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Contractor Doctor: can I use a tax certificate to offset my tax bill in the UK?

Dear Contractor Doctor,

I contract via my own limited company, mostly working in Azerbaijan. The contract chain is a bit tortuous: I have to work through a UK agency, then a local contractor agency in Azerbaijan. Although my UK company invoices the local contractor agency, the Azerbaijan tax authority will only recognise me as an individual as expat personal service companies are not recognised in Azerbaijan. My wife and I then draw a salary and dividends from our UK company.

As a result, I pay tax in Azerbaijan personally and receive a tax certificate. UK and Azerbaijan have a double taxation agreement, but my accountant says my company cannot receive corporation tax relief in the UK on the tax paid in Azerbaijan as the certificate is made out to me, not the company.

Can I use a tax certificate to offset tax in the UK?



Contractor Doctor says:

“Operating through a contractor limited company when contracting overseas isn’t often recommended as it tends to generate unwanted tax complications just like Pete’s,” explains Mike Phillips, marketing director of contractor tax consultancy firm ItsInternational.

“In this instance, the contractor will not be able to offset his company’s corporation tax liability in the UK because he has been taxed as an individual in Azerbaijan. However, using the information on his Azerbaijan tax certificate, he should be able to offset the tax paid in that country against the UK income tax attributable to his income from Azerbaijan as declared on his UK tax return.”

What is a tax certificate?

An income tax certificate is a document that a contractor can request from local tax authorities when working overseas that provides proof that they have paid tax on the income received for the work the contractor completed in that country.

“It’s similar to a P60 that an employee would receive at the end of each tax year,” notes Phillips. “An income tax certificate will state the contractor’s name and their personal income, as well as a summary of the amount of tax they have paid. Whilst it may not spell out quite all of the same information as a P60, it serves a similar purpose.”

Contractors who contract abroad often find that they are being taxed on their income both in their country of work and in their country of residence. In which case, obtaining a tax certificate can assist in claiming double taxation relief from HMRC.

When might I need a tax certificate?

As a result of the varying tax laws contractors will encounter in expat contracting locations, it is generally a good move for contractors to request a tax certificate whenever they work abroad. This provides confirmation that their tax affairs are compliant with local tax regulations.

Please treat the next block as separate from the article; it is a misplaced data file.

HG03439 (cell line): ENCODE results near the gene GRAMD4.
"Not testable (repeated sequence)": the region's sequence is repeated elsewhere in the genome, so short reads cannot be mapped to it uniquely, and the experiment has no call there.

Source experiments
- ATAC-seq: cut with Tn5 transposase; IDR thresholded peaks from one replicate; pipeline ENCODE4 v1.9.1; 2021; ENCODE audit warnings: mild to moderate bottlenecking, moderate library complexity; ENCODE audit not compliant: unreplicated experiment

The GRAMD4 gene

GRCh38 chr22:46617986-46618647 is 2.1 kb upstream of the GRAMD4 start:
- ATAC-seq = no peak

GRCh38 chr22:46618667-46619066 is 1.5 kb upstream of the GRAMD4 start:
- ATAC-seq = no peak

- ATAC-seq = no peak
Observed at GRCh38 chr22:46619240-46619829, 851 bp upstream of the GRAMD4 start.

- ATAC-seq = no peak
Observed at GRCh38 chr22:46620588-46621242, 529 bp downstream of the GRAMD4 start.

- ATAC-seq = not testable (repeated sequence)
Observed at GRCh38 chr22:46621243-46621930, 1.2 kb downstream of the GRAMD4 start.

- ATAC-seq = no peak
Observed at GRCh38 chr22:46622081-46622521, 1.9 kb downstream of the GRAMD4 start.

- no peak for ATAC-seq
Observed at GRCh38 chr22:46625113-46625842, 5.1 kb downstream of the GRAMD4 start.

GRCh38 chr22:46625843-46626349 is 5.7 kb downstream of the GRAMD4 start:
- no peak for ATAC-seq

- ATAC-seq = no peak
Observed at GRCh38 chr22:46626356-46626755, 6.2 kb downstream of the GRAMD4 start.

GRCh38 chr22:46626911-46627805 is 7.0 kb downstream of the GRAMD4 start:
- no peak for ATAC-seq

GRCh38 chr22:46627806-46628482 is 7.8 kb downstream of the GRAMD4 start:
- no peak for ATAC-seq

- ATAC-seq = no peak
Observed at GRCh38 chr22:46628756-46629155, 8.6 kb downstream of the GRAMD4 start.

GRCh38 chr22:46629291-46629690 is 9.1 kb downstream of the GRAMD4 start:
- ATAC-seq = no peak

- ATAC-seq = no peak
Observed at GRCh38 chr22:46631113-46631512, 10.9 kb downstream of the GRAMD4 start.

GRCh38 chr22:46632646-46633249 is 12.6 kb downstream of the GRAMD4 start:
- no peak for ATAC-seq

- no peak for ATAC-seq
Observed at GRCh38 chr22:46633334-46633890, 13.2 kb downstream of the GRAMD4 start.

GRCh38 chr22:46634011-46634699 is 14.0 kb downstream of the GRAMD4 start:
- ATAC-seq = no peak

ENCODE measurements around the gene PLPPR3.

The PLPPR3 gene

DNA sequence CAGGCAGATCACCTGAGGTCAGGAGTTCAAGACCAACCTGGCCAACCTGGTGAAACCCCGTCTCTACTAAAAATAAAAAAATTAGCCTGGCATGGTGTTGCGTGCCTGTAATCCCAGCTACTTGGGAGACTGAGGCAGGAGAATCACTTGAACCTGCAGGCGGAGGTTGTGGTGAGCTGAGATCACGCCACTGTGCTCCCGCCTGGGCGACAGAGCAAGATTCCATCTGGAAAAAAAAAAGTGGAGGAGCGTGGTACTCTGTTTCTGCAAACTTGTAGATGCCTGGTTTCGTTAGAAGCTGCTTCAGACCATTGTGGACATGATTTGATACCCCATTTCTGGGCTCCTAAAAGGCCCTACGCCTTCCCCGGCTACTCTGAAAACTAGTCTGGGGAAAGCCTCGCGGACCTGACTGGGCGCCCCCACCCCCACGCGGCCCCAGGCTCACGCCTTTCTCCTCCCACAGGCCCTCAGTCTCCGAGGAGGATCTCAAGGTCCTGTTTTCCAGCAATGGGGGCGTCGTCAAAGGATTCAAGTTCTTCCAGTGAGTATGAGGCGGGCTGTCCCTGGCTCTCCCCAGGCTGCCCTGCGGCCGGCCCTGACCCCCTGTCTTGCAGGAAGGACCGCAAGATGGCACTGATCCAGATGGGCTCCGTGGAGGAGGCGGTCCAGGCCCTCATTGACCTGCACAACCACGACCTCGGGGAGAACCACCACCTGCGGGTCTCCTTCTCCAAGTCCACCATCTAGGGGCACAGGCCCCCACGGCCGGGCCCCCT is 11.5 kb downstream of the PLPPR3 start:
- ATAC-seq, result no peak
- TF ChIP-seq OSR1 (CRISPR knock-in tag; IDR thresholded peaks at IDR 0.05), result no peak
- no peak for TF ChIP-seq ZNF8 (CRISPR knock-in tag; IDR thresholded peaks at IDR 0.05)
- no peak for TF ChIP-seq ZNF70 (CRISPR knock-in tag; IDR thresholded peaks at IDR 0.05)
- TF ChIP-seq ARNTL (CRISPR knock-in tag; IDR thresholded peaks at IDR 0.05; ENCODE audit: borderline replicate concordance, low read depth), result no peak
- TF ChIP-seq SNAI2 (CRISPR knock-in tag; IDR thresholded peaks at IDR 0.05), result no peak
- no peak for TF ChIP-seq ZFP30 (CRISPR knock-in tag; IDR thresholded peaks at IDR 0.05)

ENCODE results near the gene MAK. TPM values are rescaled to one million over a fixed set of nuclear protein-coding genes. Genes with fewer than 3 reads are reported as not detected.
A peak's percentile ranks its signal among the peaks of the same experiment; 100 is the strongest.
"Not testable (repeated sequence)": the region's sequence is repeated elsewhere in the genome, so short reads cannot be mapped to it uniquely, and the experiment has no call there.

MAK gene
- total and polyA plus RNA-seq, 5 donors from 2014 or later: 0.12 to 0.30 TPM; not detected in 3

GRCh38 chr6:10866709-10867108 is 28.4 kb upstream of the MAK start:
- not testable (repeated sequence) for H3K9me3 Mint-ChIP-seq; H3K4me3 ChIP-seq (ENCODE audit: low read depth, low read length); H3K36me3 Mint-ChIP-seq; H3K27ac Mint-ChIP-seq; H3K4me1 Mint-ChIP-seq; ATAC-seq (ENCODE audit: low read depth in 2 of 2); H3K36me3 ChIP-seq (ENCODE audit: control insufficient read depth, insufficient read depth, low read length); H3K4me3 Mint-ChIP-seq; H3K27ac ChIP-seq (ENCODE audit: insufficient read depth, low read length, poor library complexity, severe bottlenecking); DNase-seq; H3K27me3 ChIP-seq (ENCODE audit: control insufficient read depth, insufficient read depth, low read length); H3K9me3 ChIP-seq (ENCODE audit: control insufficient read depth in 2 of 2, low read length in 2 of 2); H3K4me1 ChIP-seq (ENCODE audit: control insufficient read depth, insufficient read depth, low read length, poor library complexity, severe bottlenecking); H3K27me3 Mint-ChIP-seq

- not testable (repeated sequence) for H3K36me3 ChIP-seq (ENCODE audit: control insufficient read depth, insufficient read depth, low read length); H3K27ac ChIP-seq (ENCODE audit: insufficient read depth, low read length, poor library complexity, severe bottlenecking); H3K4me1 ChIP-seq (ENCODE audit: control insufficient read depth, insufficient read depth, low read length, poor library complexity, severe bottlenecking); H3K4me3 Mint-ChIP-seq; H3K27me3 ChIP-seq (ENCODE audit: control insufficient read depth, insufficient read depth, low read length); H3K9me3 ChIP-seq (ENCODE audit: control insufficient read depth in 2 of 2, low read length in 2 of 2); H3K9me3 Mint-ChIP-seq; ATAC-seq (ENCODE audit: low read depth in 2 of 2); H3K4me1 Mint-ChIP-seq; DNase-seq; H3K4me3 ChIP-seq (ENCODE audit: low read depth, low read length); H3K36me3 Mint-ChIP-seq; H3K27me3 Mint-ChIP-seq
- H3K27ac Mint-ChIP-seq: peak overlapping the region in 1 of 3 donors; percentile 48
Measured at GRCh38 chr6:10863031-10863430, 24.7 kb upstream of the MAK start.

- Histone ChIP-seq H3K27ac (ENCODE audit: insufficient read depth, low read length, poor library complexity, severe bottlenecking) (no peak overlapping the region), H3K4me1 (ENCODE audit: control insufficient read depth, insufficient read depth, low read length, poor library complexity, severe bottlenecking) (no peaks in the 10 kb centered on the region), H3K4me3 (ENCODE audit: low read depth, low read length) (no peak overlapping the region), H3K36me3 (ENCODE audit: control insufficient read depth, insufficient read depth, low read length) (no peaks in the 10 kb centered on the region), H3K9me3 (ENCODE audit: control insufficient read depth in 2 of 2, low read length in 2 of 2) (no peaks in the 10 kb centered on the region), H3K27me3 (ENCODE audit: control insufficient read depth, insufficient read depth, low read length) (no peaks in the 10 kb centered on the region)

The UK has double taxation agreements with most popular contracting destinations which ensure that people working overseas avoid paying tax twice on the same income. Double taxation agreements specify which country holds taxing rights over an individual in certain circumstances.

In many instances – this scenario being one of them – a contractor may initially find themselves paying tax both at home and abroad. However, being able to present a tax certificate upon returning home will help you get the double taxation relief you may be entitled to.

Tax certificates are not awarded automatically

“A tax certificate is not necessarily awarded automatically by local tax authorities,” Phillips explains. “You have to request it from the taxman, but it’s not difficult to obtain. You can acquire a tax certificate in any country in which you’ve paid tax.

“They can be obtained directly from the country’s tax office. Alternatively, if you happen to be using a local accountant or tax adviser, they should also be able to obtain a tax certificate for you, so it’s not complicated.

Phillips adds that it is always sensible to secure some form of official proof of tax payments when working overseas, because you never know when you might need it.

Can I use a tax certificate to offset corporation tax liability?

Unfortunately for contractor Pete, one person limited companies are not recognised in Azerbaijan, and a personal tax liability cannot be converted into a corporate tax liability.

“You can’t offset the personal tax paid in Azerbaijan against the UK company’s corporation tax liability as there are two separate legal entities involved,” Phillips notes. “It’s as simple as that.”

Using a tax certificate to offset tax in an overseas country

The UK has tax treaties with the majority of countries around the world, so contractors should have no reason to be concerned they will lose out if they find that they are being taxed twice on their income. Contractors will find that a tax certificate should assist their accountant in retrieving the money that is rightfully theirs.

“Because this contractor is a UK tax resident, he is liable for tax on worldwide income, meaning that he has a liability to HMRC for all of the money that he earns in Azerbaijan.”

Phillips concludes: “But clearly he doesn’t want to pay twice. So his duty is initially to pay tax in his country of work at the time, which he has done. He can then bring his tax certificate back to the UK as evidence of the tax paid in that country. This would normally be provided to his accountant who can forward it on to HMRC if requested.”

Published: 11 February 2016

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